• Urge the US to commence a program of resettlement for refugees who cannot return to Colombia because their lives are in danger or they cannot integrate or remain in Ecuador. (EC 2/10)
  • Advocate that the US Government take certain actions to address the severe humanitarian crisis of refugees and others being displaced by the ongoing violence resulting from the war in Iraq.  (EC 3/07)
  • Oppose the overly broad interpretation of the “material support” provisions of the USA Patriot Act, which allows for the refusal of admission into the US to certain refugees, and recommend an interpretation of these provisions that pertains only to formally designated foreign terrorist organizations and does not apply to those who have resisted regimes which denied them basic human rights or those who, under duress, unwittingly associate with a terrorist organization.  (EC 11/06)
  • Urge continued advocacy on the provision of Temporary Protected Status to Haitians residing in the US who are in danger of deportation to Haiti.  (EC 6/05)
  • Urge the US government to extend the protection of asylum to vulnerable peoples, especially women fleeing mutilation or cultural practices that deny their full humanity.  (EC 2/04)
  • Reaffirm the historic commitment of the Episcopal Church to the protection of refugees and asylum seeker.  (2/04)
  • Promote policy that Liberians temporarily in the US be granted protected status until circumstances permit their safe return. (GC ’03)
  • Call upon the President of the United States to declare the situation in Haiti to be of “special humanitarian concern” to the United States of America, to adopt a humanitarian method to expedite the immigration of Haitians to the United States, and to accelerate the procedure for admitting Haitian refugees by extending the number of processing centers in Haiti into rural areas where they would be accessible to bona fide applicants for asylum.  (EC 2/93)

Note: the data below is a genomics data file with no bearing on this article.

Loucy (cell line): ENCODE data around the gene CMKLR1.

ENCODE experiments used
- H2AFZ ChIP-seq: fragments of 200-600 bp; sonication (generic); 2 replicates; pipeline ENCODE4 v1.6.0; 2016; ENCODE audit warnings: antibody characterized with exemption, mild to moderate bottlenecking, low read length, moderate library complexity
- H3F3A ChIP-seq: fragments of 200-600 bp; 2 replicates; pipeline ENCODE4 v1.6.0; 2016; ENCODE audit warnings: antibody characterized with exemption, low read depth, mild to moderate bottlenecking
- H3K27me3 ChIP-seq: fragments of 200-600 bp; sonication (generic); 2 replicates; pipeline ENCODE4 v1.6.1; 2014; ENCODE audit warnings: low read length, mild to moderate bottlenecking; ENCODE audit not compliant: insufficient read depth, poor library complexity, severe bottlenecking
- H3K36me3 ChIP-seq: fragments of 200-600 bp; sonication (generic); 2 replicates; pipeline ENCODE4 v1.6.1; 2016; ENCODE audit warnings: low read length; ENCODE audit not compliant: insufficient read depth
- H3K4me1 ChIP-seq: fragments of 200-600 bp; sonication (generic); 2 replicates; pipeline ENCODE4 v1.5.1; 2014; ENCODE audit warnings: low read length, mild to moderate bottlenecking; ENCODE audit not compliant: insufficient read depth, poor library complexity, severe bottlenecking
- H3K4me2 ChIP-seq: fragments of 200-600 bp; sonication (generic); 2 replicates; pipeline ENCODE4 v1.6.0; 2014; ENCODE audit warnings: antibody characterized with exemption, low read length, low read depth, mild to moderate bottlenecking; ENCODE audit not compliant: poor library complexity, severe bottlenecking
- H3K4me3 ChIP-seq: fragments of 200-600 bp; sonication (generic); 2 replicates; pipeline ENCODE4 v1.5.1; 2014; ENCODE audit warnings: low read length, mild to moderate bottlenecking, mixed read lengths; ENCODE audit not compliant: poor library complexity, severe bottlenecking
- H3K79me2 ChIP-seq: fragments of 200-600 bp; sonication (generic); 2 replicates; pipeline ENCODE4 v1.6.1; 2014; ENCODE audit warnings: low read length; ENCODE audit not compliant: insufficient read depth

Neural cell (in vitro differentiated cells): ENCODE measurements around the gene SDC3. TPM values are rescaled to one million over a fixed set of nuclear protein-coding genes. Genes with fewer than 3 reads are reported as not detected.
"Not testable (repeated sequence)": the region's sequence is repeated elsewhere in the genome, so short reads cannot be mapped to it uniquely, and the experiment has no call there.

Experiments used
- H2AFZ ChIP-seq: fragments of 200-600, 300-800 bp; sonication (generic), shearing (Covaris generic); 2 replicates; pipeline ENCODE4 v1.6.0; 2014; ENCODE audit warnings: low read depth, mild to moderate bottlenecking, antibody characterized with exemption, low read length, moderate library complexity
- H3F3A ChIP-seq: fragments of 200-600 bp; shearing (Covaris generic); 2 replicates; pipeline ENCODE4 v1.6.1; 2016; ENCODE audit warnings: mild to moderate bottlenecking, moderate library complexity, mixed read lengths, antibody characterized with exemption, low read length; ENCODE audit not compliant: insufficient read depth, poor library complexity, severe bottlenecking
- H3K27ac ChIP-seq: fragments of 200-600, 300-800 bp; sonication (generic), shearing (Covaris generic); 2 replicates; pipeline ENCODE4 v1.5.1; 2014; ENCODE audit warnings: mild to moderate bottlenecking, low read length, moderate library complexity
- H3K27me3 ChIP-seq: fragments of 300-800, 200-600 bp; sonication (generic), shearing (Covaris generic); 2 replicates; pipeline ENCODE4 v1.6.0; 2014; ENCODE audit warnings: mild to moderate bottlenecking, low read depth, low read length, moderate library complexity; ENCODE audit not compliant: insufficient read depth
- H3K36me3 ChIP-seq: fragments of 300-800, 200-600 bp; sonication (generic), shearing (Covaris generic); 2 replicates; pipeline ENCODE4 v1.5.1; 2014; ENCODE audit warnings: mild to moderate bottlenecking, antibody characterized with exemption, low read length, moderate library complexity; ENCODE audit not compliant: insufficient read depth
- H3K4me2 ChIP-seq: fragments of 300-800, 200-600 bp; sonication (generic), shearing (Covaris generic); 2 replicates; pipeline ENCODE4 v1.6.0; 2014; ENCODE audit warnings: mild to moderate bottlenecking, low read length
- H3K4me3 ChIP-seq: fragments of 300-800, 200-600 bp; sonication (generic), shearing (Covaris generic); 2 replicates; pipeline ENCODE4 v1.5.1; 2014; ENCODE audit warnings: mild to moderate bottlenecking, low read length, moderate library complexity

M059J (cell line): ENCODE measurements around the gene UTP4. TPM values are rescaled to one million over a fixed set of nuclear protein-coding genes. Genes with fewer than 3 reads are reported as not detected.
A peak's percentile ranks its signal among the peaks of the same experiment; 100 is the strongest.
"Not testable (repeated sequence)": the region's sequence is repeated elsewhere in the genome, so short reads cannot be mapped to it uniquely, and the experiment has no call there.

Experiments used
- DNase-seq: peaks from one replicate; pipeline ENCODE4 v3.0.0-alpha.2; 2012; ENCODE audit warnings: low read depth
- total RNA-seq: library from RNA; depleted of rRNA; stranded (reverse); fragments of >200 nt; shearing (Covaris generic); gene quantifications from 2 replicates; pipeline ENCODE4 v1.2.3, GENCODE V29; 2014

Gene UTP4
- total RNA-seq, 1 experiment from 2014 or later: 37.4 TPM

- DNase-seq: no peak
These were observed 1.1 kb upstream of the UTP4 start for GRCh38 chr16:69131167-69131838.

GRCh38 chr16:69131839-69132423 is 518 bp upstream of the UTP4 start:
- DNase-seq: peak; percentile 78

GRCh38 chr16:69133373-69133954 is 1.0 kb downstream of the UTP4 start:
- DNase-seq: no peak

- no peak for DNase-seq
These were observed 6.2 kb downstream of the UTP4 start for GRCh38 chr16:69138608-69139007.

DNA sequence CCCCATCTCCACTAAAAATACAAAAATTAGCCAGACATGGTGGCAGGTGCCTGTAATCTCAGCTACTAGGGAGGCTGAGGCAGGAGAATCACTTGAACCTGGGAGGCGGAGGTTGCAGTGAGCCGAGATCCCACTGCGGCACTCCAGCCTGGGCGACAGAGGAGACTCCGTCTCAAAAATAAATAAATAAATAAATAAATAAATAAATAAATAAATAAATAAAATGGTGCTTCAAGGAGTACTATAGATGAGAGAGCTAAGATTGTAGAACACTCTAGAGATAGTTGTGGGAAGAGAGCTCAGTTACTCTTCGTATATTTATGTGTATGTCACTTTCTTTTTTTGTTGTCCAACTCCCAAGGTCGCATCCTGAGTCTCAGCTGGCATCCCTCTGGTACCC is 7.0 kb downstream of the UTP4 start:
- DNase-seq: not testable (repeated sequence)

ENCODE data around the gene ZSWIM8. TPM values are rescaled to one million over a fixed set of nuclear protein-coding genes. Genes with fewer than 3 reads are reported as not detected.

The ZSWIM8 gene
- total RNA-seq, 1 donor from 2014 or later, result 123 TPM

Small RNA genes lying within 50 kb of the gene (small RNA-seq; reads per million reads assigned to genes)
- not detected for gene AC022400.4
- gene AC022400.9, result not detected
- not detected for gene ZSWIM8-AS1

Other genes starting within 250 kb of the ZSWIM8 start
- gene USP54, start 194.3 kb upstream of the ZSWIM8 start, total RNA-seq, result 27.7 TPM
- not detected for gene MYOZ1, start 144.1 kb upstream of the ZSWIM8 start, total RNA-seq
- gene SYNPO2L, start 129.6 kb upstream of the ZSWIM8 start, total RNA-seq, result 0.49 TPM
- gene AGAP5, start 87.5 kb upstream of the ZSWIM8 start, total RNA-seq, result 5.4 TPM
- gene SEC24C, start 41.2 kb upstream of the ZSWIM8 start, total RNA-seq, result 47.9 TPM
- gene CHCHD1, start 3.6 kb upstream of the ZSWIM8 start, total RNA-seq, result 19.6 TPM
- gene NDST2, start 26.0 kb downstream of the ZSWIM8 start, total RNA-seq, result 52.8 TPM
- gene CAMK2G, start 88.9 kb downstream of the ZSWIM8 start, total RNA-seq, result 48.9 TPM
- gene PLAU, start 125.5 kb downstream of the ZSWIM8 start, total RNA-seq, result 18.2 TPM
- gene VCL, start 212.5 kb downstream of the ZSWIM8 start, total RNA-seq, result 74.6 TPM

• Advocate a generous program of refugee admissions. (GC ’97)
  • Support the right of women fleeing female genital mutilation to be granted refugee status and asylum in the US. (GC ’97)
  • Advocate a just system of asylum for persecuted persons. (GC ’97)
  • Urge the US government to apply its refugee policies in a uniform and equitable manner without regard to the nationality, race or creed of those seeking refugee status.  (GC ’94)
  • Encourages the US administration to grant permanent residency status to all Salvadorans who are now covered under temporary status.  (GC ’94)
  • Call upon the UN to pressure the governments of Iraq and Kuwait to release financial assets of Palestinians and refugees of the Gulf crisis.  (GC ’91)
  • Urge assistance and ministry to Hong Kong refugee camps and calls the governments of the U.S. and Great Britain to reconsider their policy.  (GC ’88)
  • Support redress for wartime relocation of civilians. (GC ’85)
  • Reaffirm the call for the US to offer safe haven to Central Americans seeking temporary refuge in our nation from civil strife in their home countries.  (GC ’85)
  • Commend efforts to resettle refugees and encourages Episcopalians to accept refugees in their communities. It urges fair treatment of Salvadoran and Haitian refugees and permanent status for political and economic refugees.  (GC ’82)